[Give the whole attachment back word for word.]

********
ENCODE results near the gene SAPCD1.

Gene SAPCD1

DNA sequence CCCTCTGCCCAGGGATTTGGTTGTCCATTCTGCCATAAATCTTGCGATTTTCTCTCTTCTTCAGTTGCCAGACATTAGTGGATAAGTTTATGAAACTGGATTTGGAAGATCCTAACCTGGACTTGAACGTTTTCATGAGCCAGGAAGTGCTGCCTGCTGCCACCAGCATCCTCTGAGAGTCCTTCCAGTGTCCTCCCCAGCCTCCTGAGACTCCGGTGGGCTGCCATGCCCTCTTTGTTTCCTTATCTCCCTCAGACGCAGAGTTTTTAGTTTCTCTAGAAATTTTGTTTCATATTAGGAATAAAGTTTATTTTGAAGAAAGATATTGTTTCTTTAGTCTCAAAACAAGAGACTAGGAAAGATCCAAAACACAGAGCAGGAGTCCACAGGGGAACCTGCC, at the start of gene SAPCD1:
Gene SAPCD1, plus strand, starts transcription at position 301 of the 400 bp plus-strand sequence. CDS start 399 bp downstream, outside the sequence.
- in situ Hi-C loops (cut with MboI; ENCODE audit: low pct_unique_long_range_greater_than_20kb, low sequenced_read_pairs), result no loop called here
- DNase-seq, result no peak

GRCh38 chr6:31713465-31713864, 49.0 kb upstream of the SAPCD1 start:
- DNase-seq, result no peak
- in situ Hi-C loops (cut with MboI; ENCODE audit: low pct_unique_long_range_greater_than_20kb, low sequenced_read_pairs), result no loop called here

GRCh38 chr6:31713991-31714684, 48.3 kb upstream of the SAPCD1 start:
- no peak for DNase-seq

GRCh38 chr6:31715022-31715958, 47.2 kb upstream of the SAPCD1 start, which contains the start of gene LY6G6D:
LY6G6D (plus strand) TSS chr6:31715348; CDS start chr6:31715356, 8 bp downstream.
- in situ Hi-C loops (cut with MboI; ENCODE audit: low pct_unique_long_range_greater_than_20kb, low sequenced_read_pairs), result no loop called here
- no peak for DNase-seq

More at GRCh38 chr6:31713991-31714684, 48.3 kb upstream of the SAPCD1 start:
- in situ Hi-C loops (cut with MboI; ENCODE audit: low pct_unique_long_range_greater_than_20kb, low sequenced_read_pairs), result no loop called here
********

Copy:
ENCODE results near the gene SAPCD1.

Gene SAPCD1

DNA sequence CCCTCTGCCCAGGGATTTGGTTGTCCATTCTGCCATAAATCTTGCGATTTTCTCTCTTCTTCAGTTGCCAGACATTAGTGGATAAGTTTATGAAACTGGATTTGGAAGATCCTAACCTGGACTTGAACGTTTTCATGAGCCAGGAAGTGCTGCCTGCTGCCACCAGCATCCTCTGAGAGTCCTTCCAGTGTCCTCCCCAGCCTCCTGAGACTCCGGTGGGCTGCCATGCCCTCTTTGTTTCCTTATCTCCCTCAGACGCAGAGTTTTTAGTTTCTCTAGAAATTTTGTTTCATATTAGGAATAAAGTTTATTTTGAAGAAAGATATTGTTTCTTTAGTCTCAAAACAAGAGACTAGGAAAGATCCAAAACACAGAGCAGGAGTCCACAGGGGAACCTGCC, at the start of gene SAPCD1:
Gene SAPCD1, plus strand, starts transcription at position 301 of the 400 bp plus-strand sequence. CDS start 399 bp downstream, outside the sequence.
- in situ Hi-C loops (cut with MboI; ENCODE audit: low pct_unique_long_range_greater_than_20kb, low sequenced_read_pairs), result no loop called here
- DNase-seq, result no peak

GRCh38 chr6:31713465-31713864, 49.0 kb upstream of the SAPCD1 start:
- DNase-seq, result no peak
- in situ Hi-C loops (cut with MboI; ENCODE audit: low pct_unique_long_range_greater_than_20kb, low sequenced_read_pairs), result no loop called here

GRCh38 chr6:31713991-31714684, 48.3 kb upstream of the SAPCD1 start:
- no peak for DNase-seq

GRCh38 chr6:31715022-31715958, 47.2 kb upstream of the SAPCD1 start, which contains the start of gene LY6G6D:
LY6G6D (plus strand) TSS chr6:31715348; CDS start chr6:31715356, 8 bp downstream.
- in situ Hi-C loops (cut with MboI; ENCODE audit: low pct_unique_long_range_greater_than_20kb, low sequenced_read_pairs), result no loop called here
- no peak for DNase-seq

More at GRCh38 chr6:31713991-31714684, 48.3 kb upstream of the SAPCD1 start:
- in situ Hi-C loops (cut with MboI; ENCODE audit: low pct_unique_long_range_greater_than_20kb, low sequenced_read_pairs), result no loop called here